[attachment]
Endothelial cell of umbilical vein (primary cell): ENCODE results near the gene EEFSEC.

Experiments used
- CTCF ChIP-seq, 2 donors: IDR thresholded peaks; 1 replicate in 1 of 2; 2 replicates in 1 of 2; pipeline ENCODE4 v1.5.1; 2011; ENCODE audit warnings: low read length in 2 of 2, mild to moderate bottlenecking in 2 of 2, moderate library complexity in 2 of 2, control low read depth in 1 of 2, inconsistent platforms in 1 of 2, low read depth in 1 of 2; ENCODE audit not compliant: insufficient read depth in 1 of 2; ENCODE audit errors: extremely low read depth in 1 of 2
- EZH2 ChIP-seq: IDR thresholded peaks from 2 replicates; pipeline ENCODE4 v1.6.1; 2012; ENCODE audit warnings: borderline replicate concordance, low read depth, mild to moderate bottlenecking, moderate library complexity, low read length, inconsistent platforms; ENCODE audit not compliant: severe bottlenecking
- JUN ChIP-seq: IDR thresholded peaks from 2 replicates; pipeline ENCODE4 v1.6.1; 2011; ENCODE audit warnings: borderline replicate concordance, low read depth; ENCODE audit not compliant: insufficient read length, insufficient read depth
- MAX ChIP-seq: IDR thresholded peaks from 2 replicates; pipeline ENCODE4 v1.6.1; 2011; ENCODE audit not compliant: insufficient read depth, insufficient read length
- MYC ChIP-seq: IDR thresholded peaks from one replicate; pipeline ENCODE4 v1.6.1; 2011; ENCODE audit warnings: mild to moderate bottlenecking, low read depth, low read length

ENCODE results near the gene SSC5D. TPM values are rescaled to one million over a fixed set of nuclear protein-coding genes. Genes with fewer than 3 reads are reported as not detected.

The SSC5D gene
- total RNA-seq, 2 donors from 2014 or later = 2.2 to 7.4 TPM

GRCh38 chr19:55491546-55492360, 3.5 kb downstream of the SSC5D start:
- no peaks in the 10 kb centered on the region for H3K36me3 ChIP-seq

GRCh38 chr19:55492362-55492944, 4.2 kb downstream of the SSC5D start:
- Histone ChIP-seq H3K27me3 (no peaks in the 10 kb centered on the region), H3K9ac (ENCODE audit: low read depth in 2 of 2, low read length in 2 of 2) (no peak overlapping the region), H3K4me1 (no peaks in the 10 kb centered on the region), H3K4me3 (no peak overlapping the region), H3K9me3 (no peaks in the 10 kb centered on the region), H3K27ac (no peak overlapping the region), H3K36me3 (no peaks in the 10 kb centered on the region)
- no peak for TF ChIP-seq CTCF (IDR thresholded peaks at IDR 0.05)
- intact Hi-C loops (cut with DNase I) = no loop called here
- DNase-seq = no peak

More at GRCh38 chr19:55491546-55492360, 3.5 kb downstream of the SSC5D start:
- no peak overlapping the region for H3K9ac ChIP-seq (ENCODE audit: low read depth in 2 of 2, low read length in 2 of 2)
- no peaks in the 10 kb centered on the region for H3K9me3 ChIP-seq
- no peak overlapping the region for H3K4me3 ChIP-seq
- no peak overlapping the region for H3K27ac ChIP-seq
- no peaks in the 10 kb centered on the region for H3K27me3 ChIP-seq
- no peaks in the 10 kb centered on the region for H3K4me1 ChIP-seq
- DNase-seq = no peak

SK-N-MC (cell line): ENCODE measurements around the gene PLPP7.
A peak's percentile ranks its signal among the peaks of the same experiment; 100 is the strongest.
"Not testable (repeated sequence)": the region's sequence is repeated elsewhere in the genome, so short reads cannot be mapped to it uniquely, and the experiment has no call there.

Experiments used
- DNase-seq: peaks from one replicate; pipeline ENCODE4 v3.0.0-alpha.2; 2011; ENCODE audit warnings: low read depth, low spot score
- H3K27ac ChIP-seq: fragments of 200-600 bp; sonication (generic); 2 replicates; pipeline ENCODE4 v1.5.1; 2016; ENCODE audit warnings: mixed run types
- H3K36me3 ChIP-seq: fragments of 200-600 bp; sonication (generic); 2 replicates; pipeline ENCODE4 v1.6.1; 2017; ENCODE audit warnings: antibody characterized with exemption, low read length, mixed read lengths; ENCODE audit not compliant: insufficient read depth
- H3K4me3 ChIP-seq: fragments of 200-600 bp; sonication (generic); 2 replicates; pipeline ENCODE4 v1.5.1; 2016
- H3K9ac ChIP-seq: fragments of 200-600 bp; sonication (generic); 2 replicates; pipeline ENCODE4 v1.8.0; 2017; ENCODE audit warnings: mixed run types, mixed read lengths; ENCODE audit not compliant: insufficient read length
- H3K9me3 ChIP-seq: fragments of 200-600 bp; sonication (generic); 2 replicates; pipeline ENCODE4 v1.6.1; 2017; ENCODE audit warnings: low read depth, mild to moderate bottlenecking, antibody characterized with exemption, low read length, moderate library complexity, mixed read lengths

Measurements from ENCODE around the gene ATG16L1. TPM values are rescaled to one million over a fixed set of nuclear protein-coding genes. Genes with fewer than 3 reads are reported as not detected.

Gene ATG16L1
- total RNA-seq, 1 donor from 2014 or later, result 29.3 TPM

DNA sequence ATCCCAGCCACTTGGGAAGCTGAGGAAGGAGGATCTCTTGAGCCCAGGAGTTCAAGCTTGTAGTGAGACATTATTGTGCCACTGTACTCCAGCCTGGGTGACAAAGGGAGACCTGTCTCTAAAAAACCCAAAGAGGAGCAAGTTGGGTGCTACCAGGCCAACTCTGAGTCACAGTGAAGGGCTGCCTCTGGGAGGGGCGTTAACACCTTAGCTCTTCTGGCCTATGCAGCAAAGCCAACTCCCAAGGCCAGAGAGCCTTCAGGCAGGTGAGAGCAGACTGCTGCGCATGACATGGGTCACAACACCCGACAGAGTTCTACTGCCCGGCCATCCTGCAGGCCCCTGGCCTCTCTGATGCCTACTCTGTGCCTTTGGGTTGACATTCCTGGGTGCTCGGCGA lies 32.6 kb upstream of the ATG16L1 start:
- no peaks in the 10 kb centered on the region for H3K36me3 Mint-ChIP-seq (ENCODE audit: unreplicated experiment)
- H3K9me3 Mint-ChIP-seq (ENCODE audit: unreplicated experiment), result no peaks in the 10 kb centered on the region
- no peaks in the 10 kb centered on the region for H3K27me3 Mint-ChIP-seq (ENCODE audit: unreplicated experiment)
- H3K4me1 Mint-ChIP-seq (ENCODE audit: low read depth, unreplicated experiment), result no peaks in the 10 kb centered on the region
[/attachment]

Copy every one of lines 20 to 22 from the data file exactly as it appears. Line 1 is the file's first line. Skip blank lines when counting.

- no peaks in the 10 kb centered on the region for H3K9me3 ChIP-seq
- no peak overlapping the region for H3K4me3 ChIP-seq
- no peak overlapping the region for H3K27ac ChIP-seq